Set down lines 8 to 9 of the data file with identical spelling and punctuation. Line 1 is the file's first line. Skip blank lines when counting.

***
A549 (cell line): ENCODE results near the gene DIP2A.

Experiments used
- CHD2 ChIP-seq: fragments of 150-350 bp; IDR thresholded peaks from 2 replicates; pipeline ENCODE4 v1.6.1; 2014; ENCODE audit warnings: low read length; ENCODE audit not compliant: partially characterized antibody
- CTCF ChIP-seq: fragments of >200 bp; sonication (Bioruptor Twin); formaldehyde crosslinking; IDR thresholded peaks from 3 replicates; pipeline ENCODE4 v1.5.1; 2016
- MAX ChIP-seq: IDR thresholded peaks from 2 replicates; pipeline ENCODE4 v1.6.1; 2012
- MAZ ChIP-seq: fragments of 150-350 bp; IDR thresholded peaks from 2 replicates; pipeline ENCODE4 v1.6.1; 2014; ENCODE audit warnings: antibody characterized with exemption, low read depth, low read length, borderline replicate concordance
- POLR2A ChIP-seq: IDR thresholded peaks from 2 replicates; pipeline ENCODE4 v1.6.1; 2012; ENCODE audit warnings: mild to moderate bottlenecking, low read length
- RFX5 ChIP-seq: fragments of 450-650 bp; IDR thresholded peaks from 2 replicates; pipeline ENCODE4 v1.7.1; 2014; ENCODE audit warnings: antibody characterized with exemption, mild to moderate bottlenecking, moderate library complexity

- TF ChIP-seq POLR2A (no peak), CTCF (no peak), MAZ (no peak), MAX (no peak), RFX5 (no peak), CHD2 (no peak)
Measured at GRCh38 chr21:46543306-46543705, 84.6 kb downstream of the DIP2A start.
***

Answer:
- RFX5 ChIP-seq: fragments of 450-650 bp; IDR thresholded peaks from 2 replicates; pipeline ENCODE4 v1.7.1; 2014; ENCODE audit warnings: antibody characterized with exemption, mild to moderate bottlenecking, moderate library complexity

- TF ChIP-seq POLR2A (no peak), CTCF (no peak), MAZ (no peak), MAX (no peak), RFX5 (no peak), CHD2 (no peak)